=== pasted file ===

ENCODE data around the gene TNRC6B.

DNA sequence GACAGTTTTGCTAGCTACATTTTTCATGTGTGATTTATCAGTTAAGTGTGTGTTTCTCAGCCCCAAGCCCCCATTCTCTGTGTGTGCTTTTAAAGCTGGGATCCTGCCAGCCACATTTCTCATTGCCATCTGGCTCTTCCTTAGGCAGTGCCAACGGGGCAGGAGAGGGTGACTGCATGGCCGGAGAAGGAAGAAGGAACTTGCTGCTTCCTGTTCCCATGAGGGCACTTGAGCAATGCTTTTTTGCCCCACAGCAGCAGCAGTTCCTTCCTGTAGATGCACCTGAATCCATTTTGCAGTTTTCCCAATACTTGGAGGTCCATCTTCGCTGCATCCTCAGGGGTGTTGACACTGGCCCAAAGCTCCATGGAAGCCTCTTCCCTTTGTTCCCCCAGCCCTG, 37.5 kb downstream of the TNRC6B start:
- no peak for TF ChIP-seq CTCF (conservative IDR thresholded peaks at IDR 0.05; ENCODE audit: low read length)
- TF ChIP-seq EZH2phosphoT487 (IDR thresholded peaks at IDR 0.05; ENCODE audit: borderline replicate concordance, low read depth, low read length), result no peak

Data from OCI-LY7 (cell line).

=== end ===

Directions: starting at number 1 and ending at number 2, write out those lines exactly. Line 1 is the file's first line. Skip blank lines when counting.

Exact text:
ENCODE data around the gene TNRC6B.

DNA sequence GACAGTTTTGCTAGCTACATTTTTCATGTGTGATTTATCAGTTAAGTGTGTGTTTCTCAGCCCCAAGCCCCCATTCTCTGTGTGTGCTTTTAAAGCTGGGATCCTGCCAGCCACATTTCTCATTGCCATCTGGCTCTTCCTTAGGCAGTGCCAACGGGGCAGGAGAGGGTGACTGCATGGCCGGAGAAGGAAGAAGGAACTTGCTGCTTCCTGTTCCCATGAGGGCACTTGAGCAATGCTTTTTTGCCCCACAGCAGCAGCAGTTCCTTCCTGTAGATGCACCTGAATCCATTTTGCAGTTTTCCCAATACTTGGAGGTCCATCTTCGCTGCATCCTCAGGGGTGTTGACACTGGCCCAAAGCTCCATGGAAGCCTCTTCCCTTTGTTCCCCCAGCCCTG, 37.5 kb downstream of the TNRC6B start: